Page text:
From running his own highly successful advertising firm in San Francisco to looking after global marketing for a billion-dollar tech firm based in LA, Kieran Hannon knows a lot about how best to promote big brands.
The Sutton-born man, who has been named as one of the top 100 chief marketing officers in the world, and one of the most influential ones on Twitter, says that while he initially studied engineering at college, his heart was always in reaching out to customers.
Hannon, who has been living and working on the west coast of the United States for the past 30 years, is currently employed as chief marketing officer for Belkin International, looking after its three core brands: Belkin, Linksys and WeMo.
Belkin, recently named by Fast Company as one of the most innovative companies in the Internet of Things (IoT) space, is best known as a manufacturer of consumer electronics. In recent years, however, it has diversified greatly, first though its acquisition of the data networking hardware products firm Linksys in early 2013, and then through WeMo, a branded suite of home automation gadgets that enable users to control electronics remotely.
Hannon says that, from a young age, he wanted to go into marketing, but was initially persuaded against it.
“In my heart of hearts, I really wanted to be in marketing from the start, but my dad wanted me to take over the family business. He and his brother had a very successful company and wanted me to join it so I ended up doing engineering at college with a view to doing exactly that. But it was never really my thing,” he says doing promotional work for Rothmans and related brands served him well as he moved to the US shortly after graduating and decided to go into advertising.
“I started working in ad agencies in San Francisco, including the likes of Young and Rubicam, J Walter Thompson and Saatchi & Saatchi, and over the years slowly worked my way up to the point where I was running my own agency, heading up the Grey Group operations in the Bay Area.
“From there I decided to go client side, firstly working as vice-president of marketing for Radioshack and then spending a few years working for a bunch of start-ups such as Helio, Cooking.com, Sidebar and UBM Cannon, before ending up at Belkin in May 2013, just two months after the company had acquired Linksys,” he says.
While transitioning from one side of the fence to the other might put off some, Hannon has enjoyed the change.
“Back when I was in the agency world and was running global accounts successfully, I really enjoyed all the creativity that went with all of that. Of course, that was something of a heyday when agencies really managed brands for their clients. Fast-forward to today and with the many different ways in which consumers can engage with the brand, marketers really need to control the destiny and help nurture brands themselves because everything moves so fast,” he says.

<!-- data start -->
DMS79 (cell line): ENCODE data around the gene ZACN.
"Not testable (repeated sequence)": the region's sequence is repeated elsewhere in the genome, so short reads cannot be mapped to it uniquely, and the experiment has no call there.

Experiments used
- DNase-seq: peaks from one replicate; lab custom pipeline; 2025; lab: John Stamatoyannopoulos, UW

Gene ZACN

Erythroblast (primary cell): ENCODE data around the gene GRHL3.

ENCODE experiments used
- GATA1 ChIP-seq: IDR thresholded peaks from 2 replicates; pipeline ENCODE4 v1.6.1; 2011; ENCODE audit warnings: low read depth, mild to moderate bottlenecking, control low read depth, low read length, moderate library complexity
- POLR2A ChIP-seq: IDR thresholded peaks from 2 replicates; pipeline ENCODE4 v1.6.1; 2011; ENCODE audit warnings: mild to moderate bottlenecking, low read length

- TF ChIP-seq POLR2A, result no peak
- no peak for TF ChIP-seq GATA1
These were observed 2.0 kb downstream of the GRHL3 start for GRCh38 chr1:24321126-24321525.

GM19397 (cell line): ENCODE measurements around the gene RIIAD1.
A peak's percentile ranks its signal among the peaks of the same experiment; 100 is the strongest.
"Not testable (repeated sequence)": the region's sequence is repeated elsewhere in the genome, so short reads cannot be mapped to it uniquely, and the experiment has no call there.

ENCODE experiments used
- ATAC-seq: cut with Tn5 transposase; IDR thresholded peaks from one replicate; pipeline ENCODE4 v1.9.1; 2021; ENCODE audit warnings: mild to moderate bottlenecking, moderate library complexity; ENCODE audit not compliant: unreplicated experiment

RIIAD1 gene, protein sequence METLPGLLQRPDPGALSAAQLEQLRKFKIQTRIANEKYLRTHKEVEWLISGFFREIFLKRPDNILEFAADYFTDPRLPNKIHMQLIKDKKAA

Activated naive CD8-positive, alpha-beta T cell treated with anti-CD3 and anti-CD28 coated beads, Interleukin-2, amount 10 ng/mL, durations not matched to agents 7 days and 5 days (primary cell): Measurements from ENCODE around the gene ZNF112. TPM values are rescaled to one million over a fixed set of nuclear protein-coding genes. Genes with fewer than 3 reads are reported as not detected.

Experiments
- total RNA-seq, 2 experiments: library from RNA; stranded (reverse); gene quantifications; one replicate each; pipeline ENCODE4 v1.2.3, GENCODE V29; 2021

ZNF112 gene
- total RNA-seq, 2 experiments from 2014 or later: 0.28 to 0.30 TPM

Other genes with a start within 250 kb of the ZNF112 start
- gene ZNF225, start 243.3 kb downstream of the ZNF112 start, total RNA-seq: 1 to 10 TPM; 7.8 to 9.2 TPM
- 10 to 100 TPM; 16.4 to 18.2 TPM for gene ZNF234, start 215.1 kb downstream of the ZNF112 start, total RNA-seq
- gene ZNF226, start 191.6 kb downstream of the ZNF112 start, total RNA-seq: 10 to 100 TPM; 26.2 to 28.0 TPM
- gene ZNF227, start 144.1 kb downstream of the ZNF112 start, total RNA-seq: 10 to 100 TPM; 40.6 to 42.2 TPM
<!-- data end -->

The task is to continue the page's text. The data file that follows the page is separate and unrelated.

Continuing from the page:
Hannon says he loves the way social media has helped bring marketers closer to customers in recent years.
“I really enjoy that I can have real-time conversations with consumers. I’m very active on Twitter in particular and like engaging with people to try to understand what they are doing. We get great feedback using social media and for a marketer it is a heaven-sent tool,” he says.
Perhaps not surprisingly, Hannon is also very excited about the products he’s charged with promoting. “It’s really exciting to be working with these brands, all of which are having a major impact in homes across the globe. The brands are all distinct but related and they are at the centre of any smart home,” he says.
Given that a lot of the products he is promoting are in the IoT space, he says that a certain amount of his advertising spend is as much about educating consumers as selling to them.
“Helping people understand how these devices can help them manage their lives and earthly assets better is important and people get it immediately when you explain the benefits. Like we have smart water meters that let users know if there’s a leak or the possibility of a pipe bursting. Once people hear that technology like that is easily available, they are keen to invest in it,” he says.
Though having spent most of his working life in the US, Hannon has kept his links with home. In addition to being a technology advisory board member for Enterprise Ireland, he's also a founding member of the Irish Technology Leadership Group.
Hannon says he was impressed with the calibre of the Irish companies coming to Silicon Valley, highlighting the likes of individuals such as Liam Casey of PCH and Pat Phelan of Trustev. "I see a lot of Pat Phelans in Ireland," he says, urging entrepreneurs to act now, rather than later.
“If you’ve ambitions and really want to achieve those, then there’s really nothing wrong in travelling away to do it. We’ve got to get past that notion in Ireland that if you leave to do something elsewhere, then there’s something wrong. People travel all the time now and they go away and then come back and bring that energy and expertise back with them. That can only be seen as a good thing.”